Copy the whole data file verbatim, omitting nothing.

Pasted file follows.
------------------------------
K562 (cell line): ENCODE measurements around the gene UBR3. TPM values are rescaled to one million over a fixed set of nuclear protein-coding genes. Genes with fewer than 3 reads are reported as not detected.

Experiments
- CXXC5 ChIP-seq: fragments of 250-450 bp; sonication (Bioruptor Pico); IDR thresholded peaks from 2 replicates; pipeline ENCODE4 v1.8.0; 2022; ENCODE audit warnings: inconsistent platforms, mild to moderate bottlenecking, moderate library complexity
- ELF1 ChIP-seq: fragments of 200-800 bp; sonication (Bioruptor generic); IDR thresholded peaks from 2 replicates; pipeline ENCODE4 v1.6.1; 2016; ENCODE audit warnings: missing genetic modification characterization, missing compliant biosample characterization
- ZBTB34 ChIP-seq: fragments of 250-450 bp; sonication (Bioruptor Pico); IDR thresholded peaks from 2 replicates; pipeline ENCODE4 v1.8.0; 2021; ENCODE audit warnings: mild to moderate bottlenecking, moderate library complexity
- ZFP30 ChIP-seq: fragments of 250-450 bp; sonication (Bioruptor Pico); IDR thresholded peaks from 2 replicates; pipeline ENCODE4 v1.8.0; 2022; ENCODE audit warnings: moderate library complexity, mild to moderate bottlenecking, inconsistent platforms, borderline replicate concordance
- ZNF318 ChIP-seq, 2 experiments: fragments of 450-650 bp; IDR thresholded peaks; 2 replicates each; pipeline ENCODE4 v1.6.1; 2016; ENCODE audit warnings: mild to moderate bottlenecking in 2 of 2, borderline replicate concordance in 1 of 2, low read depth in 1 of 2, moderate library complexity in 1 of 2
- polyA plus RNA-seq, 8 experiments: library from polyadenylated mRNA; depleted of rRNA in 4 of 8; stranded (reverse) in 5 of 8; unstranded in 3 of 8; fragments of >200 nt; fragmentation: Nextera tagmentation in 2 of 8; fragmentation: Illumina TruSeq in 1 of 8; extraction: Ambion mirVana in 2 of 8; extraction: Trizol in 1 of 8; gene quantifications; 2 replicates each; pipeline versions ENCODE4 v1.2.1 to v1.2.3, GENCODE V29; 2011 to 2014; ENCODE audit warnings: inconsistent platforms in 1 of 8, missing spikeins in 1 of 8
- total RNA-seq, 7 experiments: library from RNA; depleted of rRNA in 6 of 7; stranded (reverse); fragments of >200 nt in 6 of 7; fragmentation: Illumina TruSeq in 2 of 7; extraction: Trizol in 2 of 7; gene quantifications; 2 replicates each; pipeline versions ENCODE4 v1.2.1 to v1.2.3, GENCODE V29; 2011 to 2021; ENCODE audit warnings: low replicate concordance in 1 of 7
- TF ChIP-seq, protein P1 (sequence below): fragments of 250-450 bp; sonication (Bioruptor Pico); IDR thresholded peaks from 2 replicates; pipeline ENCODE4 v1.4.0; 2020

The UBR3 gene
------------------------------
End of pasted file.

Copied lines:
K562 (cell line): ENCODE measurements around the gene UBR3. TPM values are rescaled to one million over a fixed set of nuclear protein-coding genes. Genes with fewer than 3 reads are reported as not detected.

Experiments
- CXXC5 ChIP-seq: fragments of 250-450 bp; sonication (Bioruptor Pico); IDR thresholded peaks from 2 replicates; pipeline ENCODE4 v1.8.0; 2022; ENCODE audit warnings: inconsistent platforms, mild to moderate bottlenecking, moderate library complexity
- ELF1 ChIP-seq: fragments of 200-800 bp; sonication (Bioruptor generic); IDR thresholded peaks from 2 replicates; pipeline ENCODE4 v1.6.1; 2016; ENCODE audit warnings: missing genetic modification characterization, missing compliant biosample characterization
- ZBTB34 ChIP-seq: fragments of 250-450 bp; sonication (Bioruptor Pico); IDR thresholded peaks from 2 replicates; pipeline ENCODE4 v1.8.0; 2021; ENCODE audit warnings: mild to moderate bottlenecking, moderate library complexity
- ZFP30 ChIP-seq: fragments of 250-450 bp; sonication (Bioruptor Pico); IDR thresholded peaks from 2 replicates; pipeline ENCODE4 v1.8.0; 2022; ENCODE audit warnings: moderate library complexity, mild to moderate bottlenecking, inconsistent platforms, borderline replicate concordance
- ZNF318 ChIP-seq, 2 experiments: fragments of 450-650 bp; IDR thresholded peaks; 2 replicates each; pipeline ENCODE4 v1.6.1; 2016; ENCODE audit warnings: mild to moderate bottlenecking in 2 of 2, borderline replicate concordance in 1 of 2, low read depth in 1 of 2, moderate library complexity in 1 of 2
- polyA plus RNA-seq, 8 experiments: library from polyadenylated mRNA; depleted of rRNA in 4 of 8; stranded (reverse) in 5 of 8; unstranded in 3 of 8; fragments of >200 nt; fragmentation: Nextera tagmentation in 2 of 8; fragmentation: Illumina TruSeq in 1 of 8; extraction: Ambion mirVana in 2 of 8; extraction: Trizol in 1 of 8; gene quantifications; 2 replicates each; pipeline versions ENCODE4 v1.2.1 to v1.2.3, GENCODE V29; 2011 to 2014; ENCODE audit warnings: inconsistent platforms in 1 of 8, missing spikeins in 1 of 8
- total RNA-seq, 7 experiments: library from RNA; depleted of rRNA in 6 of 7; stranded (reverse); fragments of >200 nt in 6 of 7; fragmentation: Illumina TruSeq in 2 of 7; extraction: Trizol in 2 of 7; gene quantifications; 2 replicates each; pipeline versions ENCODE4 v1.2.1 to v1.2.3, GENCODE V29; 2011 to 2021; ENCODE audit warnings: low replicate concordance in 1 of 7
- TF ChIP-seq, protein P1 (sequence below): fragments of 250-450 bp; sonication (Bioruptor Pico); IDR thresholded peaks from 2 replicates; pipeline ENCODE4 v1.4.0; 2020

The UBR3 gene